March 07th 2024

Reflections from the impactful 5 workshop: A Journey Towards Responsible Leadership Education

Julia Waldegger shares her insights gained during the two-day workshop in Cologne

Last week, I participated in a two-day workshop in Cologne, dedicated to responsible leadership education. This highly interactive workshop, organized and facilitated by Prof. Tim Breitbarth and Marina Schmitz, deepened my understanding of the philosophical assumptions underpinning responsible leadership education and how to implement the assumptions in teaching practices.

The workshop brought together a diverse group of participants, all reflecting on the philosophical assumptions underlying the Responsible Leadership Education framework. The discussions were rich, challenging, and illuminating, prompting us to examine our own assumptions and consider new perspectives on leadership and education.

The i5 program aims to set a significant global agenda for valuing pedagogical approaches in educating innovative leaders. At a time when the value of pedagogical innovation is often overlooked, the i5 program champions the systemic impact of playful learning in leadership education. By focusing on the development of a holistic skill set encompassing cognitive, emotional, creative, social, and physical skills, the program promises to cultivate future leaders equipped to navigate the complexities of the modern world.

The Impactful Five (i5) program

The i5 program is built on five pillars that are crucial for meaningful learning:

  1. Make Learning Meaningful: By honoring and emphasizing the existing knowledge and experiences of students, the program provokes critical reflection on relevant topics, ensuring that learning is deeply connected to the learners' lives and challenges.
  2. Facilitate Active Engagement: The i5 approach creates conditions that motivate students to participate actively and invest their energy personally, making learning an engaging and dynamic experience.
  3. Design for Iteration: Incorporating cycles of performance and feedback, the program encourages risk-taking, experimenting, learning from mistakes, and making changes in thinking and actions. This iterative design is crucial for developing resilience and adaptability.
  4. Develop Supportive Social Interaction: By establishing a community of learners, the i5 program fosters an environment where students can effectively communicate and collaborate with others, enriching their learning experience with diverse perspectives and cultures.
  5. Foster Joy and Well-being: Recognizing students as whole persons, the i5 program infuses the educational experience with joy, satisfaction, and well-being, making learning not just a task but a delightful journey.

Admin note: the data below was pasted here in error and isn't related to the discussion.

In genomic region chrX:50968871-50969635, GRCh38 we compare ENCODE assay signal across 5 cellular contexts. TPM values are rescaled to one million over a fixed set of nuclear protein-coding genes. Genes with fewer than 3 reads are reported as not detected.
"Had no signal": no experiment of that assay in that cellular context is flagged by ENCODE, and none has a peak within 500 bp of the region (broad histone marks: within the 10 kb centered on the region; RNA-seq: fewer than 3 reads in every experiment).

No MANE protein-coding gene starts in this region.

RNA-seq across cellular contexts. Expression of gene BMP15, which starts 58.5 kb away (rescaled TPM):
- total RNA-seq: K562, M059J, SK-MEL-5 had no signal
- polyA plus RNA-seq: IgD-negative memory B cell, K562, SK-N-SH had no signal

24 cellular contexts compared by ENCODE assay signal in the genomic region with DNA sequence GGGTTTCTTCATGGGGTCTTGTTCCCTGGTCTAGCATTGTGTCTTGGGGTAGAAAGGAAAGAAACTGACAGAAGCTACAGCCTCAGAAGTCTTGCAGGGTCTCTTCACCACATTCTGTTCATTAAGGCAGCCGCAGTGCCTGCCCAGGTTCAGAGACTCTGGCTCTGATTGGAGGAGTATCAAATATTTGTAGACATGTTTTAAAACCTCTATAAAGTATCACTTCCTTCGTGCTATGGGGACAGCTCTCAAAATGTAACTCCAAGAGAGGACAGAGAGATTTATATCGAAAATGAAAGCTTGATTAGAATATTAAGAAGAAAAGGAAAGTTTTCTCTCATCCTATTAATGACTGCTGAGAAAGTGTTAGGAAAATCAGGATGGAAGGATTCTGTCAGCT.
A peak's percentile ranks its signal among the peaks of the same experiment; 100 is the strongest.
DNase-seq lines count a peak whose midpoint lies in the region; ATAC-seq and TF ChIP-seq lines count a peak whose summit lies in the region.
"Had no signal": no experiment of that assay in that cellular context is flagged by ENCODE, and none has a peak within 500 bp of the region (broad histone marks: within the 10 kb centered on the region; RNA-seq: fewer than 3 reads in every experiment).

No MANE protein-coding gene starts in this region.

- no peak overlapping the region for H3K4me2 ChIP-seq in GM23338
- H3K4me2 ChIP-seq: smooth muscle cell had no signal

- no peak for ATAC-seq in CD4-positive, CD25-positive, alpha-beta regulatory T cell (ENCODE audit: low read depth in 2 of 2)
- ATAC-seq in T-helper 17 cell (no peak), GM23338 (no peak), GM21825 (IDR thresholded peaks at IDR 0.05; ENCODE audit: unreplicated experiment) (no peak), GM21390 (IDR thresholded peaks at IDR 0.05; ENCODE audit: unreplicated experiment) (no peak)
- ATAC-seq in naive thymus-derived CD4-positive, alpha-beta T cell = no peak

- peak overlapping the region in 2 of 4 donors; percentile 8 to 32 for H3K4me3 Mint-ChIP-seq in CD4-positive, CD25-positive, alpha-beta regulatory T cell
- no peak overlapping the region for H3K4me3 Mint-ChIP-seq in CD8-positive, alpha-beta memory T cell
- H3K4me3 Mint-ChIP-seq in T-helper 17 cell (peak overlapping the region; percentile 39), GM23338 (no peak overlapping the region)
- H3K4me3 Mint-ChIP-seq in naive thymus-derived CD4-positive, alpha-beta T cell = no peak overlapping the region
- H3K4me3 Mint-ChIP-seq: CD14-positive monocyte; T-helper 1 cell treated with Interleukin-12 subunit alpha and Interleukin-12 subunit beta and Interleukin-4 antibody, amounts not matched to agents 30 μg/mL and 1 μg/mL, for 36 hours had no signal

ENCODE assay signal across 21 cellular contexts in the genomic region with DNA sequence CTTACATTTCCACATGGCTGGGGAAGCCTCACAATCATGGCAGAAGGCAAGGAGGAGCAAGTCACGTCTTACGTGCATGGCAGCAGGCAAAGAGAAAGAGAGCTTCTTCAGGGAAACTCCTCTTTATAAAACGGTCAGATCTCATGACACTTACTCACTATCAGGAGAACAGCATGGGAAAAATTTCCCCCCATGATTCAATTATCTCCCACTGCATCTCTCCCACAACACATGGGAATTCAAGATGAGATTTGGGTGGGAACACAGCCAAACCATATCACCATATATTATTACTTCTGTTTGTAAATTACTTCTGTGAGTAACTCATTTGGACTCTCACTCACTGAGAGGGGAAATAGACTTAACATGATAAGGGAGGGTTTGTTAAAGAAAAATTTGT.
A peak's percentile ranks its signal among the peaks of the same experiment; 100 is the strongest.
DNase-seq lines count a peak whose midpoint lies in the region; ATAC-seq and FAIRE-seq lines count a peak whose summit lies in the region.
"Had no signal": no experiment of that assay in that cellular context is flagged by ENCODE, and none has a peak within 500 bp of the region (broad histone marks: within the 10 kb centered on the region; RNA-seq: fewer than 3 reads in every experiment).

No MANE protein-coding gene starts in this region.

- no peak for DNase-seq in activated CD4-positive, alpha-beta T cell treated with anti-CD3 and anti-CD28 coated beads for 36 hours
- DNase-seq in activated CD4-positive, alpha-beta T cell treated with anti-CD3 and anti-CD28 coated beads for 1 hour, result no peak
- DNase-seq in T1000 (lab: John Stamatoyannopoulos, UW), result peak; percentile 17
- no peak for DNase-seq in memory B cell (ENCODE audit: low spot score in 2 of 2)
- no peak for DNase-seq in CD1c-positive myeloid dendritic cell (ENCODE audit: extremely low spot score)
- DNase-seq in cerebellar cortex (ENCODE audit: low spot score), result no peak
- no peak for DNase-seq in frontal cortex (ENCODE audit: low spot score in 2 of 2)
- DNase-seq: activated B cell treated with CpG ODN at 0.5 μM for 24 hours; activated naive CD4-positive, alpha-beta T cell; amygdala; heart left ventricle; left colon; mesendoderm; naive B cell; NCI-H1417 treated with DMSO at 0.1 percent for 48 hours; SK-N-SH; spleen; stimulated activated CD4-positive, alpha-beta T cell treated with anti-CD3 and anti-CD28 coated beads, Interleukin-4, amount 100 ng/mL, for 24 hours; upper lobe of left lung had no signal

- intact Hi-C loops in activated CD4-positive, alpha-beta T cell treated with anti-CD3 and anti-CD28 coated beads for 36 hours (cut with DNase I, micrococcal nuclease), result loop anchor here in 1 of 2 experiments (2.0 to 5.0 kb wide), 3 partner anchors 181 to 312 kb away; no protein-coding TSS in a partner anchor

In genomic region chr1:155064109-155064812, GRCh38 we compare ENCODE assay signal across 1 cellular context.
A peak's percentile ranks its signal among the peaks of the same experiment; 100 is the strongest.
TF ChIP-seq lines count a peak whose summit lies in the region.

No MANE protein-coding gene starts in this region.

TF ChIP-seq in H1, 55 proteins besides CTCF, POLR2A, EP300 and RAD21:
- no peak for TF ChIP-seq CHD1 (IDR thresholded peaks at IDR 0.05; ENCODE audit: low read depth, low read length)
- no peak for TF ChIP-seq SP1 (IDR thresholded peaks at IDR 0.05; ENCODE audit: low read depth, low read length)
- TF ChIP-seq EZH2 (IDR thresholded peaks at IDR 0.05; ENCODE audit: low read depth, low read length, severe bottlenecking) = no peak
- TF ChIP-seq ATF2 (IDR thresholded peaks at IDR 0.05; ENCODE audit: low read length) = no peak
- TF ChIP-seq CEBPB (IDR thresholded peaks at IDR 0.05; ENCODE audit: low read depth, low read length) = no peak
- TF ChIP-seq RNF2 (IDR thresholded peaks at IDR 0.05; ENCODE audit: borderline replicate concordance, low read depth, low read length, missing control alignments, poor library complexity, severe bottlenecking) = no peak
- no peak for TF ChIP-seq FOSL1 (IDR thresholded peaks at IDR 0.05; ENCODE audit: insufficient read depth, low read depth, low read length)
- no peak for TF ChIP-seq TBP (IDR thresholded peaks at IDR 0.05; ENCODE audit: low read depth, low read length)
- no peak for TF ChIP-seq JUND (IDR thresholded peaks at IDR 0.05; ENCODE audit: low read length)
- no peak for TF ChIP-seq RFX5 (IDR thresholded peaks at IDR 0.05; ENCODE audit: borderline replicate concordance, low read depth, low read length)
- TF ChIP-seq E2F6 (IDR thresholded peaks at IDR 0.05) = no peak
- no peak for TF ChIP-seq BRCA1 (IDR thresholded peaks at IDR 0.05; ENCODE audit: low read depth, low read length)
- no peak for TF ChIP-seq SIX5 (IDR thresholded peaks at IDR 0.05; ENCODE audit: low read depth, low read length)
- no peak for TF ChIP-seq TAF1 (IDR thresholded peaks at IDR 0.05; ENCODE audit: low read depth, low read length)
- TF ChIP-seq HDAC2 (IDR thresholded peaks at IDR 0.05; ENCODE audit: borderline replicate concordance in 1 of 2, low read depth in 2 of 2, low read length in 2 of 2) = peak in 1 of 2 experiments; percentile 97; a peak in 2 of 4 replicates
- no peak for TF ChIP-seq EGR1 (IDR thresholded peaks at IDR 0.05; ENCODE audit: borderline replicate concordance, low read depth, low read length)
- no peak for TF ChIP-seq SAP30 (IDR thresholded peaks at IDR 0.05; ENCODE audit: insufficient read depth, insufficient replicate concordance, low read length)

Prof. Tim Breitbarth and Marina Schmitz facilitated the workshop and brought these concepts to life. One of the most enriching aspects of the workshop was the opportunity for participants to share best practices and provide valuable feedback to one another. This collaborative atmosphere fostered a sense of community among us, as we delved into discussions about our experiences, challenges, and successes in implementing responsible leadership education. The diversity of perspectives and backgrounds in the room led to an incredibly rich exchange of ideas, enabling us to learn from each other's achievements and setbacks. Whether it was innovative approaches to fostering active engagement or creative strategies for designing for iteration, each shared practice added a new layer of understanding and possibility to our collective knowledge. This mutual support and feedback mechanism was not only instrumental in enhancing our learning experience but also exemplified the i5 program's principle of developing supportive social interaction. Through these exchanges, we not only gained insights into effective pedagogical techniques but also built lasting connections that will continue to inspire and influence our work in the field of education.

The i5 workshop was not just an academic exercise; it was a call to action for all of us involved in education. The principles and practices of the i5 program offer a blueprint for nurturing leaders who are not only skilled and knowledgeable but also emotionally intelligent, creative, socially aware, and physically grounded.

I am grateful to Prof. Tim Breitbarth and Marina Schmitz for their guidance and to my fellow participants for their insights and contributions. Together, we are on a journey to transform leadership education, one playful, meaningful step at a time.

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